This is a really good question that could explore multiple theoretical propositions. My go-to for these kinds of instances is to think about the common notes between one key and another, and the hierarchy of the harmonic tones.
- In the hypothetical case (which totally happens in other songs) that instead of going from Dm to Fm, it goes from Dm to Ebm, that new key is the farthest and most unrelated key from the original Dm. Why? EVERY note of the scale would have to be changed.
- In the hypothetical case (even MORE common) of going from Dm to Em, there are not only a number of notes in the key that would have to be changed, but also the importance of the notes that would have to change. In this new Em, the original minor 3rd, F (super important!), would have to be raised to an F#, and the original 5th (A) would have to either resolve down to become consonant, or climb up to a B natural, which also used to be a foreign note.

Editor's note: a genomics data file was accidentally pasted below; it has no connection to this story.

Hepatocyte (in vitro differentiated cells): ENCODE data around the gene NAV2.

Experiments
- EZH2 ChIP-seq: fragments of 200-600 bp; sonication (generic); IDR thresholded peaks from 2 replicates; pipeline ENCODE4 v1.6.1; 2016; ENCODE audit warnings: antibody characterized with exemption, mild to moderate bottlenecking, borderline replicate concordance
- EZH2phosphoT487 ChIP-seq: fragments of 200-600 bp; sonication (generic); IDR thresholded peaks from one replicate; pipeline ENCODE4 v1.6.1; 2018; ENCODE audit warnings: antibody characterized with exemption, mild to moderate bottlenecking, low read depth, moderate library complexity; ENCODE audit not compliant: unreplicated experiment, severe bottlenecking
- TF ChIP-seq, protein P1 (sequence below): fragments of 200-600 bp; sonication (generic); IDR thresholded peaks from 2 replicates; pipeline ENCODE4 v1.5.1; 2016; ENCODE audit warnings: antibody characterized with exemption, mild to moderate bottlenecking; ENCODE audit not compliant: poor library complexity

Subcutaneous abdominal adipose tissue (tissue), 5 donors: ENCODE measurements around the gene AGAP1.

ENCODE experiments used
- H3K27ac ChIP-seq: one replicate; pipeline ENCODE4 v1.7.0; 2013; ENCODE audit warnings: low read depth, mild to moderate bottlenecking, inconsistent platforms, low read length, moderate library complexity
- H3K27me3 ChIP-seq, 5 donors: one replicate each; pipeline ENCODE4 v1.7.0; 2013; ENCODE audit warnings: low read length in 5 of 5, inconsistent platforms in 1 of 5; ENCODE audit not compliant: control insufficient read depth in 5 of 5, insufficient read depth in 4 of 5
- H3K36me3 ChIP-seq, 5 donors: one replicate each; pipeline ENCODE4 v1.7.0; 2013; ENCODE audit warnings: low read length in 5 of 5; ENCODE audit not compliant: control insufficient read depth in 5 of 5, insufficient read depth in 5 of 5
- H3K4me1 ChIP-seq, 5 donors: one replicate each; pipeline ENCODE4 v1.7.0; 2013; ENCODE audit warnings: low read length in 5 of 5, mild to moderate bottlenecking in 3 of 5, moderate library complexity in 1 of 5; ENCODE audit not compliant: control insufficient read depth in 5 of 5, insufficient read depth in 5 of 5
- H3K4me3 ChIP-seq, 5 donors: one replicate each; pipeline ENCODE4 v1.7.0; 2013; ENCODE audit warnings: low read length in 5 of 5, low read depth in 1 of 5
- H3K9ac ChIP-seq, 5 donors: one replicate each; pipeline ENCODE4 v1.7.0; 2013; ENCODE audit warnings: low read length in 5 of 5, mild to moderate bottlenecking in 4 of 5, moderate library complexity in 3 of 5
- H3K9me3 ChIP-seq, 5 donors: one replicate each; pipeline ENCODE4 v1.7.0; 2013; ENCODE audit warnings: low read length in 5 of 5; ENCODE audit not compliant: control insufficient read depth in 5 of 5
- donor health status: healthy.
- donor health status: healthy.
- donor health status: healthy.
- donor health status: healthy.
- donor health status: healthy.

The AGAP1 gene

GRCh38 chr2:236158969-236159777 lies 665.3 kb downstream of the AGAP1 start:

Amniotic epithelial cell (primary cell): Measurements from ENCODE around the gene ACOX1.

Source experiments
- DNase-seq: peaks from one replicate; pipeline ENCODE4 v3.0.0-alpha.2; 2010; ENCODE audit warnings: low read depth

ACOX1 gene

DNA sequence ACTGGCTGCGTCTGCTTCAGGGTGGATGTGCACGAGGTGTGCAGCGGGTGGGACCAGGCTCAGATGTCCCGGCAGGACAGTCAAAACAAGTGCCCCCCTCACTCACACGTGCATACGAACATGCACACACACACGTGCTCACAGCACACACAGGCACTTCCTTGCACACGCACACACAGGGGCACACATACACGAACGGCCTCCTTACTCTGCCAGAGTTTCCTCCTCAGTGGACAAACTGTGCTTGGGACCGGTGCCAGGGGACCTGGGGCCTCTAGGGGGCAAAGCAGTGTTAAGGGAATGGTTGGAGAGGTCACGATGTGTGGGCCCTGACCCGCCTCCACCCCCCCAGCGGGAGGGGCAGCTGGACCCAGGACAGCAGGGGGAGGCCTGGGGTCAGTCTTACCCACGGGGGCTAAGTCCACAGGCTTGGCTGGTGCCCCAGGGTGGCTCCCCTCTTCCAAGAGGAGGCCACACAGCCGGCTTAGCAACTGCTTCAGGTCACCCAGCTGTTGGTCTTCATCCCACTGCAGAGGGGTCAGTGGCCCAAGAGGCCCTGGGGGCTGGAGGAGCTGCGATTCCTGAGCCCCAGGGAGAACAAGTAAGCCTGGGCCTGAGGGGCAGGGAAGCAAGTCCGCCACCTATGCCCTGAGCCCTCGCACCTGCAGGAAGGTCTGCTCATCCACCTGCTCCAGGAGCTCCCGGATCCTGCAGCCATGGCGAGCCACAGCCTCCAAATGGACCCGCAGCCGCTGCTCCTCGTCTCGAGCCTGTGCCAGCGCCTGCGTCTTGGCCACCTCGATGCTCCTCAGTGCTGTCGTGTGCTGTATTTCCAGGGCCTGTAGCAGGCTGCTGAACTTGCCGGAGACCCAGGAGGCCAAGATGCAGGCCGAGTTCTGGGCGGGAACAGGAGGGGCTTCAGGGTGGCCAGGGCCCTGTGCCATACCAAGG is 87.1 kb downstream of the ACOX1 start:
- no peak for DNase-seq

However, by going from Dm to Fm:
- The new minor tonic actually used to be 3rd of the chord, AND the tonic of the relative Major!! That F has never been foreign to either D minor or F major, and has always been one of the important notes, in every context! This may probably THE most common note that makes most of the magic possible.
- The former 5th (A) becomes diminished (Ab), and it becomes the new 3rd. Though diminished harmony is often stigmatized, the sonority of this one, especially with the W-H octatonic scale (consecutive minor trichords), is extremely similar to a minor tonality. Also, if we talk about intervals, the defining consonance of the minor 3rd in a minor key is easy to identify and follow to the ear. Therefore, this new minor 3rd based off the former 3rd is pretty comfortable to hear. At least more comfortable that a whole new, unrelated key that drifts the whole harmony.